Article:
25 Sep Around the Web: A Week in Summary
A recent article from Forbes entitled “Take Advantage Of The Golden Age Of Business Acquisitions” provides a list of reasons why SBA loans are a valuable tool for small businesses during a time period that is very favorable for growth via acquisition.
The current landscape of the business mergers and acquisitions market in the United States is most active in the small business sector. With droves of baby boomers retiring daily, a renewed growth strategy outlook amongst business owners, and an economy that favors business owners in need of financing, professionals are considering this a Golden Age. For many reasons, SBA loans are an excellent option for business owners considering acquisition. These reasons include:
- Lower equity requirements
- Funding is applicable for a variety of uses
- More franchises are eligible
- More affordable financing options
- Soft costs such as closing costs are eligible
- Flexibility on value
While SBA lending has its downsides, and is not for every business owner, for many its benefits outweigh the downsides.
A recent article from Axial entitled “You’ve Received an Unsolicited Offer to Buy Your Business – Now What?” discusses the important factors that an owner needs to consider once they’ve received an offer for their business.
As a business owner, receiving an unsolicited offer for your business can be very exciting; especially if the offer sounds good. For many entrepreneurs, even if they weren’t planning to sell their business, the right offer could change their minds. However, it is best in these scenarios to hire a team of advisors before agreeing to anything with another party. In this scenario your team of advisors would help you to address the following:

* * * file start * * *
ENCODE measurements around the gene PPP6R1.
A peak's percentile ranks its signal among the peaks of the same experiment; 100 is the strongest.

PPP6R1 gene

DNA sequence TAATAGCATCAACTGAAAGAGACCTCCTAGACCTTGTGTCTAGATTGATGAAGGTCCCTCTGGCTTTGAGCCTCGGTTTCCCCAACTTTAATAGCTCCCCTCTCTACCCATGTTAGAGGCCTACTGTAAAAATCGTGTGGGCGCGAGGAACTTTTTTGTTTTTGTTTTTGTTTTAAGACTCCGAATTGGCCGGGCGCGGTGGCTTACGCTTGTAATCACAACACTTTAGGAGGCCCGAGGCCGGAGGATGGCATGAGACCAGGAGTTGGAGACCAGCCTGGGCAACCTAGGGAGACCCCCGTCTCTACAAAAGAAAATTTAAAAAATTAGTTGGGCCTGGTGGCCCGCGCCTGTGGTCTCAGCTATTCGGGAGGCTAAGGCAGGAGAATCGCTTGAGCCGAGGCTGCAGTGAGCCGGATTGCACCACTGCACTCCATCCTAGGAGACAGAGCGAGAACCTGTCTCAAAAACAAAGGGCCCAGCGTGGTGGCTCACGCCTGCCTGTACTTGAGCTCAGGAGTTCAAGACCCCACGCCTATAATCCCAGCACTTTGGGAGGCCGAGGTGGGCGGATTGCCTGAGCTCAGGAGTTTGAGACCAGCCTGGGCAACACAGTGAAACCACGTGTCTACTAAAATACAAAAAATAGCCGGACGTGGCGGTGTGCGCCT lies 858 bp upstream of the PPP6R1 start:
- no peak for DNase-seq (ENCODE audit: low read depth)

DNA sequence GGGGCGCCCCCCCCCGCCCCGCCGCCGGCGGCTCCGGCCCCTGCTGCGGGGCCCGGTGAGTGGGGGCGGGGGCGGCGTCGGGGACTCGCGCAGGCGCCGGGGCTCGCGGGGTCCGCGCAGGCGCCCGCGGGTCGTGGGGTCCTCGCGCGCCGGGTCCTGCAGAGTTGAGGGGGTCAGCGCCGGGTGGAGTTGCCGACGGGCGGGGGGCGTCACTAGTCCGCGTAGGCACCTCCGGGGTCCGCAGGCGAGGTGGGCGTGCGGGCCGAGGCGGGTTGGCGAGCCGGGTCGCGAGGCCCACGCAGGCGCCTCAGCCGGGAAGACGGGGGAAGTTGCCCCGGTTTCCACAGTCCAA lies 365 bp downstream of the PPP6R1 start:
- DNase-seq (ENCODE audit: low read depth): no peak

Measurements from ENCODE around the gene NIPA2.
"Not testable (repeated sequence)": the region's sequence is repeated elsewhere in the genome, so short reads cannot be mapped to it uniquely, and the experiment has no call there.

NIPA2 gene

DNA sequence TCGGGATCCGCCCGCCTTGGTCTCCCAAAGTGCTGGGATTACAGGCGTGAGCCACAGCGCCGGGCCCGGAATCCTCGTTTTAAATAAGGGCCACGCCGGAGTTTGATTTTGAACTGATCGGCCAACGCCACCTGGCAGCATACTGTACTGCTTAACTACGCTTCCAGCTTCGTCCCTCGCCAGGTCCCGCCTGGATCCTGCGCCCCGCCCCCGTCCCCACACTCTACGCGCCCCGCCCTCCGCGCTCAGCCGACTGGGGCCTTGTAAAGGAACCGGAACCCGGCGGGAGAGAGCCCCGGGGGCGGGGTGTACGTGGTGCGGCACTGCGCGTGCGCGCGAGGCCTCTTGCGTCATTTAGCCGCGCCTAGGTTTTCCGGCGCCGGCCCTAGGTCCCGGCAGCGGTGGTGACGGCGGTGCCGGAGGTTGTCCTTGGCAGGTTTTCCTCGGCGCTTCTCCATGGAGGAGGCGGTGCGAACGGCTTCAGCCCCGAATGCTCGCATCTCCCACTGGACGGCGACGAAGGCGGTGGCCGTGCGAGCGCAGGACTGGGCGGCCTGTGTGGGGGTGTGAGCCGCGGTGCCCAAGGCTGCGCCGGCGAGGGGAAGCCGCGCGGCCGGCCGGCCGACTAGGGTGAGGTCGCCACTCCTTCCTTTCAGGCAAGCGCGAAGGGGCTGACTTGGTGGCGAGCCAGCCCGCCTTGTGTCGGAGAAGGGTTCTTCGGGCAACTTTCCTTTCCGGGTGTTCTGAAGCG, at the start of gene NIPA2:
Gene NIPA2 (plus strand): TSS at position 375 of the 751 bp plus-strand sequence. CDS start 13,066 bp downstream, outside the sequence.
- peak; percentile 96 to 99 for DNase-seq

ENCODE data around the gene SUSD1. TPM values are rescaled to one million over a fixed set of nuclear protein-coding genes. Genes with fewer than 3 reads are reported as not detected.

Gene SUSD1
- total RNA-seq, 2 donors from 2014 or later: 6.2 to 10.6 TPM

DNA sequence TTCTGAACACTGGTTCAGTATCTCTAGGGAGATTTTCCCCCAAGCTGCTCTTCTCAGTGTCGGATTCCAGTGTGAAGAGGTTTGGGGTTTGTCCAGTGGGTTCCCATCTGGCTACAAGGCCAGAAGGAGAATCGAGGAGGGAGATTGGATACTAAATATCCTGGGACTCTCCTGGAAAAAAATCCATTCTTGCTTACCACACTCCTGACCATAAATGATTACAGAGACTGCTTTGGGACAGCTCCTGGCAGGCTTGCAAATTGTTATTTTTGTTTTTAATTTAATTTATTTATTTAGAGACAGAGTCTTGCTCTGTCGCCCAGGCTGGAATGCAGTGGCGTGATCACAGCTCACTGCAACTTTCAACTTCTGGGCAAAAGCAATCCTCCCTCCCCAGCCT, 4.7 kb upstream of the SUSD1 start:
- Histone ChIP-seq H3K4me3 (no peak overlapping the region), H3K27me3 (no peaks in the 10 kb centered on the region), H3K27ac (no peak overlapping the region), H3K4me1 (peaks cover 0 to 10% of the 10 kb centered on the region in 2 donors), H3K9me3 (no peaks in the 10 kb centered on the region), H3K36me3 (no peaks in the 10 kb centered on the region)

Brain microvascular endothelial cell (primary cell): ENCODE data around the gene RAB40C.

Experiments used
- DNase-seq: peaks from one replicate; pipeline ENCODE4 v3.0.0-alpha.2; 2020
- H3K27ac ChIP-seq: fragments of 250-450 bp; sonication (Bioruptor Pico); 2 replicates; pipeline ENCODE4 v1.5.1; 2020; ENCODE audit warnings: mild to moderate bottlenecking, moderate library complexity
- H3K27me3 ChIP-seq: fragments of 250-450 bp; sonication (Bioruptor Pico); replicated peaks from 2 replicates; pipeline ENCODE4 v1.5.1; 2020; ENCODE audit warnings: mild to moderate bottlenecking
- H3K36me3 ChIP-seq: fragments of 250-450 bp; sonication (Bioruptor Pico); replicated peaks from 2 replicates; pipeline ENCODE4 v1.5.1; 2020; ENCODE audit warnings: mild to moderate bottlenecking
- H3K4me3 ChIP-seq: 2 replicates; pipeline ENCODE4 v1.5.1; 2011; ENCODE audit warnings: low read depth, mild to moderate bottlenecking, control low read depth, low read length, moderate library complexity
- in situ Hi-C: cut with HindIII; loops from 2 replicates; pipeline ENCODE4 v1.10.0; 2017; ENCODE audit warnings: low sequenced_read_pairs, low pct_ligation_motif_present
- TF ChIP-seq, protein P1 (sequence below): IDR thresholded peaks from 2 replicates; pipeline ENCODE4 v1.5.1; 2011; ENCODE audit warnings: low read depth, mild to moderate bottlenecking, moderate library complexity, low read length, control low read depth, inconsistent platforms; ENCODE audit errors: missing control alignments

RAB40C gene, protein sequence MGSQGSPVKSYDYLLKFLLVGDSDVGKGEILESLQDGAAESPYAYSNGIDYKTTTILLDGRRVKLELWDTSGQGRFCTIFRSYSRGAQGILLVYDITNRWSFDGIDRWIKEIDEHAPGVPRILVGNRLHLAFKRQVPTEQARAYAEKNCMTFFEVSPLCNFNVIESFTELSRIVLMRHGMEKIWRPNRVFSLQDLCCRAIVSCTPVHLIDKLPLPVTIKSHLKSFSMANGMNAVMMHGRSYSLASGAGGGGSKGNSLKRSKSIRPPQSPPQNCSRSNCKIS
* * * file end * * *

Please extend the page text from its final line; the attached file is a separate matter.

- Figuring out if the offer is fair and reasonable – Just because it sounds good doesn’t mean it’s actually what your business is worth. Without a proper evaluation of both your business and the offer, you can’t truly know if what you’ve been offered is worth taking.
- Managing the flow of due diligence information – In any business sale situation it is important to share information about your company in a way that most positively represents your company and its strengths. Your advisor can help you do so.
- Negotiation technique and approach – If you are unskilled in the art of negotiation, approaching it on your own can leave you very vulnerable.
- Allowing you to focus more time on running the business – Regardless of how sudden or exciting a proposed deal can be, the process that follows is lengthy and very involved. If you are spending a lot of your time working on the merger or acquisition, it could potentially leave your business unattended and vulnerable to a decrease in value. Having a team in place handling many pieces of the process allows you to keep the ship steering straight.
A recent article from the Mississippi Business Journal entitled “Estimating the value of your business” discusses multiple methods for determining the value of an existing business.
What a business is worth is dependent upon who is looking at it. It is commonly known that the value of a business is often much higher to an owner who founded the company than it is to an investor because of sentimental value. Different types of value include:
- Market value: “The most probable price which a property should bring in a competitive and open market under all conditions requisite to a fair sale, the buyer and seller, each acting prudently, knowledgeably and assuming the price is not affected by undue stimulus.”
- Liquidation value: This type of valuation assumes that the owner is in a time crunch to sell.
- Disposition value: Assumes a shorter than average marketing time.
- Going concern value: Assumes that the business will continue operating in the future.
Given the many factors that are included into the outcome of a valuation, it is important to have an unbiased third party professional perform the appraisal.